In the second edition of Theme Park Tourist Roundtable, we ask the hard question. Our staff debates the best ways to strengthen the dominant force in the theme park industry, The Walt Disney Company. Read on to see whether you agree with us. Also, feel free to add a comment if you have your own thoughts about where Disney has room to improve.

What do you think that Disney needs to do better?

Image: DisneyAmanda Kondolojy:

Hoo boy, here we go. So, I'm gonna probably echo a lot of Disney fans here and say that I really dislike Disney's sharp focus on IP. I think it's cool that we're getting a TRON roller coaster, and I certainly understand the allure of Star Wars: Galaxy's Edge, but when you couple this with the Guardians of the Galaxy roller coaster, Ratatouille attraction, the new Disney Music show at Epcot, plus the recently opened Pandora: The World of Avatar, Frozen Ever After, etc. and it’s just starting to feel a little repetitive. There's a need for IP in today's theme park landscape, of course, but it doesn't have to be an all-or-nothing situation. I would really love to see a return to a mix of original stories and IP, rather than JUST IP-based attractions.

Brian Krosnick:

Image: DisneyI totally agree with Amanda here, so rather than repeating, I'm going to offer something else: Disney needs to learn when to let it go... (Ironic, huh?) They need to practice putting the pencil down, and "if it ain't broke don't fix it." A great example is Disney California Adventure. During the billion-dollar rebuild whose central purpose was to pivot the park AWAY from hip, irreverent, "MTV attitude" and toward classic, timeless, historic, and idealized Californian places and stories, the park ended up with really beautifully themed lands like Grizzly Peak, the Victorian-influenced Paradise Pier, and the gorgeous Buena Vista Street... And somehow, the little park that could made it over the hill, and felt like a creative complement to Disneyland. It was fixed! It was done! It was right!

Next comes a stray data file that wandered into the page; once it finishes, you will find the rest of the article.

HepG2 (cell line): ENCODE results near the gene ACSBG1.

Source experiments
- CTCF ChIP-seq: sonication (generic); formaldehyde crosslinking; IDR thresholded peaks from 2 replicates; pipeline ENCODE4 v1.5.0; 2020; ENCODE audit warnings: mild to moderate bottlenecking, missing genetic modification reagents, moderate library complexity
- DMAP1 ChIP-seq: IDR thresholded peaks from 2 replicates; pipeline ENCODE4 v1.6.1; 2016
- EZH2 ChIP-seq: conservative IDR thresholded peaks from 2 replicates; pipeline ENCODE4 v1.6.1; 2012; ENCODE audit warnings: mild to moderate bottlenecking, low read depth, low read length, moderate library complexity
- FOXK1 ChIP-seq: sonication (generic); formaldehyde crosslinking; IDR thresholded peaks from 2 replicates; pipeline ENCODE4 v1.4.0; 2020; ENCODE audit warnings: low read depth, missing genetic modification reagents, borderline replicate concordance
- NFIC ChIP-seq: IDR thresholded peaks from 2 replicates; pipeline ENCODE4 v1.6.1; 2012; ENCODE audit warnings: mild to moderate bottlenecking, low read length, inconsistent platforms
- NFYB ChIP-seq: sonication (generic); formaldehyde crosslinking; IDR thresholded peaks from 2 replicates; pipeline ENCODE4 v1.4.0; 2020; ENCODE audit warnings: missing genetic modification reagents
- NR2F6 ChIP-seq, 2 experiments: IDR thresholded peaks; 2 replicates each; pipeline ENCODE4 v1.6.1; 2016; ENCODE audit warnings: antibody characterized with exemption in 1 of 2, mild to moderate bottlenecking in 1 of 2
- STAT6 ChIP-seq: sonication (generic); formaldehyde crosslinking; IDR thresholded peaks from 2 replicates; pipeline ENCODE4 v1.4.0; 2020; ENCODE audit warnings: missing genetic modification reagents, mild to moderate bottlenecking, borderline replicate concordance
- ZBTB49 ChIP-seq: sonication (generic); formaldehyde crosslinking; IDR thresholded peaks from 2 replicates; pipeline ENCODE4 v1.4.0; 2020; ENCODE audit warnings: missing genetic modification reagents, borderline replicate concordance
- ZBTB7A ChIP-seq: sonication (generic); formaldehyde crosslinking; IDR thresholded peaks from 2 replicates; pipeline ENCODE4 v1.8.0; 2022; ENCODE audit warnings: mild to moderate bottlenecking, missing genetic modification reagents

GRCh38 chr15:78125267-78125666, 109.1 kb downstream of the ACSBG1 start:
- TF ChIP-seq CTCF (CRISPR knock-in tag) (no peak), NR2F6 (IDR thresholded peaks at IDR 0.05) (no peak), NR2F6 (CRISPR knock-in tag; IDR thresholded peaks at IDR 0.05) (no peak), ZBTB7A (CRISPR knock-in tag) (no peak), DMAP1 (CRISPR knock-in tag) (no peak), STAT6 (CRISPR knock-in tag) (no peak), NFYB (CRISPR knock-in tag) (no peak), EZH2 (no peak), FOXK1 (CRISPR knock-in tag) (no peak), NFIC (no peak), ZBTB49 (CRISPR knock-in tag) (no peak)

Image: DisneyBut Disney didn't stop. Now, the park's three distinctly Californian E-Tickets (Soarin' Over California, Tower of Terror, and California Screamin') are Soarin' Around the World, Guardians of the Galaxy, and Incredicoaster, respectively. Pixar Pier basically powerwashed away the storytelling of visiting a 1910s seaside boardwalk. In a double slap to the face, Hollywood Land has no reason to exist without Tower of Terror AND is now reigned over by a space junkyard prison. Is the upcoming Marvel themed land supposed to make us feel better when it, too, goes against the park's rebuild and will reportedly feature only a Spider-Man themed Toy Story Mania-style ride... which the park already has a hundred yards away? After being so far down the right path, California Adventure is now a park of beautifully-themed Californian lands populated exclusively by attractions themed to Marvel, Pixar, Little Mermaid, Frozen, and Cars. That's frustrating. I think we've seen (and will continue to see) Disney re-engineering its parks in ways that frustrate and frazzle fans. It would be spectacular if they could leave well enough alone. Otherwise, we end up with over-engineered "solutions" to non-problems.


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